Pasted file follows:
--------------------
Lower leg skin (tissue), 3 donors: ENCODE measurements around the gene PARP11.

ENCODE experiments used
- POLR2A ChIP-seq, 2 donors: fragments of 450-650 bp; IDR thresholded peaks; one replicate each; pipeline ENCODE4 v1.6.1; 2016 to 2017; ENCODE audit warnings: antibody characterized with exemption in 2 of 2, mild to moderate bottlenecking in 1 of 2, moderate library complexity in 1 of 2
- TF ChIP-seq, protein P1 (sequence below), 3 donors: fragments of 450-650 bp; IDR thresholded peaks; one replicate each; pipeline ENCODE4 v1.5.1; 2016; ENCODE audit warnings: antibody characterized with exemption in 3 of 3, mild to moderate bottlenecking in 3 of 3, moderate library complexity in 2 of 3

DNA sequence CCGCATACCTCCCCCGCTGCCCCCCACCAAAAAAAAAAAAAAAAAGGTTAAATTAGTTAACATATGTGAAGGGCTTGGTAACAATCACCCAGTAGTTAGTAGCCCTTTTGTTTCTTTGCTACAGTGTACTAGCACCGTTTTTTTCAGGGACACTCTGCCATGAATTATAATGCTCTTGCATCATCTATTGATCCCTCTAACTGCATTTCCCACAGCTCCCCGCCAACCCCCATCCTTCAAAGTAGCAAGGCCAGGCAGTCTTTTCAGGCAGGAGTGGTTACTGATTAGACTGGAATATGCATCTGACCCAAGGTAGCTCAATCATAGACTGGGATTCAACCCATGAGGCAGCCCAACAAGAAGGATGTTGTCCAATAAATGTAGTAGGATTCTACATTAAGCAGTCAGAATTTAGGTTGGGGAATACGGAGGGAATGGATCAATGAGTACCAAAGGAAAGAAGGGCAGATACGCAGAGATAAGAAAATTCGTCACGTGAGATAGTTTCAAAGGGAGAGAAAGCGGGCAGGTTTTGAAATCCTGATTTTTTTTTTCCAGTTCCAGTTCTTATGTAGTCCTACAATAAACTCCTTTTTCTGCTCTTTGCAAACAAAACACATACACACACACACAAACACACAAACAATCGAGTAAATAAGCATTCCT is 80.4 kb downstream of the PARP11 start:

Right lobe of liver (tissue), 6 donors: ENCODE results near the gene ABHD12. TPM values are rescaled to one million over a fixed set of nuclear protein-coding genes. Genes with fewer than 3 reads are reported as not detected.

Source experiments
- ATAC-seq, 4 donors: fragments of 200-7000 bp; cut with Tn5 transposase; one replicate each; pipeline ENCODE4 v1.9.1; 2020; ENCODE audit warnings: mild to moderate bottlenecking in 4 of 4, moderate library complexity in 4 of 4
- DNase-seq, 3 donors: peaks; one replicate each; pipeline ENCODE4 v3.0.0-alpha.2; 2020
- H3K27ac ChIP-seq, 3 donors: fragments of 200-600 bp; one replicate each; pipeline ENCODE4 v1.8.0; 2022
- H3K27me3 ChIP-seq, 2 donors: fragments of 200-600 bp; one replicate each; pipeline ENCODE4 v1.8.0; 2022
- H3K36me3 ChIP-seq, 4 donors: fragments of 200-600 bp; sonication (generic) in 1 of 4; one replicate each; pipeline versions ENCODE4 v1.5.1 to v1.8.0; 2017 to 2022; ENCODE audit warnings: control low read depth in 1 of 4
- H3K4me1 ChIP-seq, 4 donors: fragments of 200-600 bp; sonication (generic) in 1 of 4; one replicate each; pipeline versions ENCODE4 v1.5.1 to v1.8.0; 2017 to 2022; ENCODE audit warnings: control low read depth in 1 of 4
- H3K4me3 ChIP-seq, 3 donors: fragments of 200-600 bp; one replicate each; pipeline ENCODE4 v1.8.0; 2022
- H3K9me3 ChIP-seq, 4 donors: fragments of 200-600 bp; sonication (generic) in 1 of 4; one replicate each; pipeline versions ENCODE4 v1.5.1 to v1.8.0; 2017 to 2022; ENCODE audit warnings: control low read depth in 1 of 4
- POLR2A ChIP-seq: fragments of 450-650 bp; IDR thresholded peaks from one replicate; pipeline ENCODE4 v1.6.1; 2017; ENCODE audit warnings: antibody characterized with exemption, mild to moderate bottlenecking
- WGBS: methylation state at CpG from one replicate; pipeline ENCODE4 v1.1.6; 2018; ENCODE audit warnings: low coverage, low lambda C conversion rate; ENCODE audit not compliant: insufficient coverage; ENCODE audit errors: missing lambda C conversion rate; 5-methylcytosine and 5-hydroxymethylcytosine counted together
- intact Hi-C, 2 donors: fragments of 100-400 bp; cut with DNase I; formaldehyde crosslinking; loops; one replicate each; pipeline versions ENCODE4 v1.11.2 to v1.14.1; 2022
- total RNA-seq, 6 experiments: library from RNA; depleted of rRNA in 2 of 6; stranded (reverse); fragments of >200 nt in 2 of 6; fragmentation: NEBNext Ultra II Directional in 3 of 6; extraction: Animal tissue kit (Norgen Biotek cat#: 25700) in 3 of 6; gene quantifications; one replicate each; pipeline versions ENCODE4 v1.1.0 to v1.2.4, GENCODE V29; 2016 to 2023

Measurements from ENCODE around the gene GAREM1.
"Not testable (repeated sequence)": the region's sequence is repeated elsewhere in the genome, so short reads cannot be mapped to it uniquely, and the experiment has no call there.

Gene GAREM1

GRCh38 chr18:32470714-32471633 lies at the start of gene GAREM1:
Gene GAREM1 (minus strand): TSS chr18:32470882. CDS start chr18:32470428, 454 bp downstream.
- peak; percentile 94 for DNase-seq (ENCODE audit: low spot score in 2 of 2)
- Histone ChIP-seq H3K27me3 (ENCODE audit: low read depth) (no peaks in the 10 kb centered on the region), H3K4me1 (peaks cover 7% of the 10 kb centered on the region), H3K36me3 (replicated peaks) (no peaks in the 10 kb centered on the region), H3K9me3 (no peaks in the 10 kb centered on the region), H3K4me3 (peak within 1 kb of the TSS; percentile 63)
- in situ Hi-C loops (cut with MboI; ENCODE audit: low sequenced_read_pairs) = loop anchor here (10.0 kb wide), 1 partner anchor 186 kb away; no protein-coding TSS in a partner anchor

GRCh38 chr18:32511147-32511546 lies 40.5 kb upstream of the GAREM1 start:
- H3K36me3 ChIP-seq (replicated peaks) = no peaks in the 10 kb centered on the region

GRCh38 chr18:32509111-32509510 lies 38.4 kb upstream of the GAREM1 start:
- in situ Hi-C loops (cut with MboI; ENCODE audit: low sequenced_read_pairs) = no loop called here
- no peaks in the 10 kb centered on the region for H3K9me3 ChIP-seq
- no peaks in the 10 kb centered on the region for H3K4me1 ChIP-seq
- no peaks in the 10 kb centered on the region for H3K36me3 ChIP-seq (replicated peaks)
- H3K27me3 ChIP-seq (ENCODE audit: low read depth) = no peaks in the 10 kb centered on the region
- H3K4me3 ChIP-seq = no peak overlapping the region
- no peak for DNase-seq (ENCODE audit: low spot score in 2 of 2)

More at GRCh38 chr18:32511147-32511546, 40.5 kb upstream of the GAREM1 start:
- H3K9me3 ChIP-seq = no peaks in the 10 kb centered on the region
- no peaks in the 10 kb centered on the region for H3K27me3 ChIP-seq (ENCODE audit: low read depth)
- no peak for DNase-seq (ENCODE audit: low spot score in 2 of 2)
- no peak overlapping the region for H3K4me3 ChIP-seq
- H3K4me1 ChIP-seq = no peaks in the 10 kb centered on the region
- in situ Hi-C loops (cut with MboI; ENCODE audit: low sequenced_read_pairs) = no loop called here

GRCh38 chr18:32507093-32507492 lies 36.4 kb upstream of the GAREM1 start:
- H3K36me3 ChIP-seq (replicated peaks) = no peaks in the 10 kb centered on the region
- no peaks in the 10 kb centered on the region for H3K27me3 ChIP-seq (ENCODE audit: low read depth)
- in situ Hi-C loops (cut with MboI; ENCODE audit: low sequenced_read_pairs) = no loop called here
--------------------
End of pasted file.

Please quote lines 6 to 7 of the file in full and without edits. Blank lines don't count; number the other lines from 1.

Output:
Right lobe of liver (tissue), 6 donors: ENCODE results near the gene ABHD12. TPM values are rescaled to one million over a fixed set of nuclear protein-coding genes. Genes with fewer than 3 reads are reported as not detected.

Source experiments